The lives of the stories’ main characters are very unique at the time they come across their fortunes. Chopin makes it apparent that Mrs. Sommers lives a fairly modest life during this period, as the author states that possessing money was unexpected for the main character. She wonders about the seemingly ordinary items she will purchase for her children with fifteen dollars. Her original plan focuses on benefitting her children. Even so, she dwells on the feeling of luxury and importance the money gives her. The American economy in Mrs. Sommers’ time was not thriving. On the other hand, Charlie’s life in “Babylon Revisited” was in Paris, following a huge economic boom. The city was lush with parties, liquor, and energy stemming from the excitement of the booming stock market. In “A Pair of Silk Stockings,” the time and place seem to be entirely different, as even Mrs. Sommers’ neighbors reflect on “better days.” Mrs. Sommers refuses to spend time dwelling on how comfortable and lovely her life used to be. She “indulged in no such morbid retrospection” (1). She has apparently adapted and accepted this new frugal lifestyle, catering to her children before herself. Charlie Wales also has a child at the peak of his wealth and spending. However, his focus seems to be opposite Mrs. Sommers’, as he devotes his time to focusing on himself rather than his daughter. The time periods and settings from “A Pair of Silk Stockings” versus “Babylon Revisited” shape their characters differently.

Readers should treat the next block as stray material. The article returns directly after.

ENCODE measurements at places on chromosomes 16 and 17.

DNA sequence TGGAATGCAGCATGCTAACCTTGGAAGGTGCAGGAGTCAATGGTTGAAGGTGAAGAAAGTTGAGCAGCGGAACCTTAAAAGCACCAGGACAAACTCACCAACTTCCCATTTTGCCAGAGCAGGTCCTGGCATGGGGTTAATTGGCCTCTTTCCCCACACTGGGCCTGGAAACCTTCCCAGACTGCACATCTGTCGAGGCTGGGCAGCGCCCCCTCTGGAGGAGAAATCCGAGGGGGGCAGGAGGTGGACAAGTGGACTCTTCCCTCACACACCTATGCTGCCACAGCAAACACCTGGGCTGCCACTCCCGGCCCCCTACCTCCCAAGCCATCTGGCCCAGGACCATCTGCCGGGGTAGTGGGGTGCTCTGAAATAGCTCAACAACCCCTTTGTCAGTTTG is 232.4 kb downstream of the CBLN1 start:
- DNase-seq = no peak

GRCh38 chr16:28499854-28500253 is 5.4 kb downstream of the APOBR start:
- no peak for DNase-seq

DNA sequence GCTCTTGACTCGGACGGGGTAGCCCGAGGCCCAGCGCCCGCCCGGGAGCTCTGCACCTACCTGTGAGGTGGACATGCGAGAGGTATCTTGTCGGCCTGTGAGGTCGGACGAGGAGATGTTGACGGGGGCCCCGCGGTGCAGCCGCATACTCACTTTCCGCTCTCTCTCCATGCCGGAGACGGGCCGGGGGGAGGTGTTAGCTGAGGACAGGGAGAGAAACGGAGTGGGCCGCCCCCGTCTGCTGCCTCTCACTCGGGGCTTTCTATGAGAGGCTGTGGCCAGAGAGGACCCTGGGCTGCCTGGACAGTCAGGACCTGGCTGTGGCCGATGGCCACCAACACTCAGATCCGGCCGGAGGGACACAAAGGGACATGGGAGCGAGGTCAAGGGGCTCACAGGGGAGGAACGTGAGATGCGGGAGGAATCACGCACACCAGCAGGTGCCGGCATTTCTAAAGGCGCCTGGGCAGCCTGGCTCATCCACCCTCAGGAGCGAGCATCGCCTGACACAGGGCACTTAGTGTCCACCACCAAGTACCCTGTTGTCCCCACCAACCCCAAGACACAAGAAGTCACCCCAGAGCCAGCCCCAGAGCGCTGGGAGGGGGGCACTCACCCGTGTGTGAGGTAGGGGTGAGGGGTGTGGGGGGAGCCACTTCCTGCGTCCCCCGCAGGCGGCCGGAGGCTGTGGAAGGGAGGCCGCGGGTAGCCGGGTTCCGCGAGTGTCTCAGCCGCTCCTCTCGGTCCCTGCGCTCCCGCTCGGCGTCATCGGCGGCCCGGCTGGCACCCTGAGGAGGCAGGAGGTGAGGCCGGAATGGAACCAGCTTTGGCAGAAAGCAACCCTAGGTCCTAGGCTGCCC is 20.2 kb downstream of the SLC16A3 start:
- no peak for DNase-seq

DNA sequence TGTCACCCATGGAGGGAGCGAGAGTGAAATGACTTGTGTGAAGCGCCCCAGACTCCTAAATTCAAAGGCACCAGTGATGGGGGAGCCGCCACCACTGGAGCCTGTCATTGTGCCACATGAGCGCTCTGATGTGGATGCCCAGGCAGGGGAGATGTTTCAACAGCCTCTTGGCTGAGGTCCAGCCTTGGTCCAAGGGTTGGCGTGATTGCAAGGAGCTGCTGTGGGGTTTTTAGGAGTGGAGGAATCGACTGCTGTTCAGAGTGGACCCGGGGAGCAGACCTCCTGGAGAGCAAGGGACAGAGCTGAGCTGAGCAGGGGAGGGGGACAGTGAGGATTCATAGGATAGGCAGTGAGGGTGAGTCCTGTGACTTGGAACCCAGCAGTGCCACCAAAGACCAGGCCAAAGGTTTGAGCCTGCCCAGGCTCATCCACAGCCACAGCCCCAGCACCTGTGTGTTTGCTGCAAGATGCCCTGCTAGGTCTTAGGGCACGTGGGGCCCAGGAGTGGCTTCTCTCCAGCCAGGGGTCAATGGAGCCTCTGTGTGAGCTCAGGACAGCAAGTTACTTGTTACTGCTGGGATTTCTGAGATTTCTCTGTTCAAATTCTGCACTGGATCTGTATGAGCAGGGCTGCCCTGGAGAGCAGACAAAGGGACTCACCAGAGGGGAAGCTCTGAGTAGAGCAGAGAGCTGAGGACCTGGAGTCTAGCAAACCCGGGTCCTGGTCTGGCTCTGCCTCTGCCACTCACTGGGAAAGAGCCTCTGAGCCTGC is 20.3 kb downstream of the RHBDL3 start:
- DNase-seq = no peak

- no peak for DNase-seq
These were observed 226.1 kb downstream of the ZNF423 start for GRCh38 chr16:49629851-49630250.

Several factors influence Mr. Wales’ reckless lifestyle and foolish spending habits. His environment is the first: a big city, rich with nightlife, post-economic boom. Living lavishly was the norm, and it was expected. Charlie remembers, “thousand franc notes given to an orchestra for playing a single number,” and “champagne dinners and long luncheons that began at two and ended in a blurred and vague twilight” (286). The prosperous and wild Parisian culture quite obviously enthralled and persuaded Charlie Wales. Another object of influence on Charlie were the people he surrounded himself with. His acquaintances were wild, extravagant, and reckless. This is most apparently evident in the message his old friend Lorraine sends to him years later. She highlights some of their good old times: “that crazy spring… the night you and I stole the butcher’s tricycle, and the time we tried to call on the president” (293). Obviously Charlie’s friends were thrilled to be flagrant and childish, which caused Charlie to behave the same. When they were not indulging in juvenile activities, they spent time in nightclubs, bars, and crazy venues, eagerly blowing through cash all the while. Lorraine’s letter continues with, “[let’s] get together some time… I’ve got a vile hang-over for the moment, but will be feeling better this afternoon” (293). Alcohol had additional influence over Charlie, as it took authority of his life completely. Mr. Wales was fueled by alcohol, which encouraged him to spend large amounts of money at bars and clubs and restaurants. Charlie’s alcoholism proved to be one of his greatest downfalls- it took away from his parenting Honoria and caused him to spend money carelessly on parties and the expenses that come with them.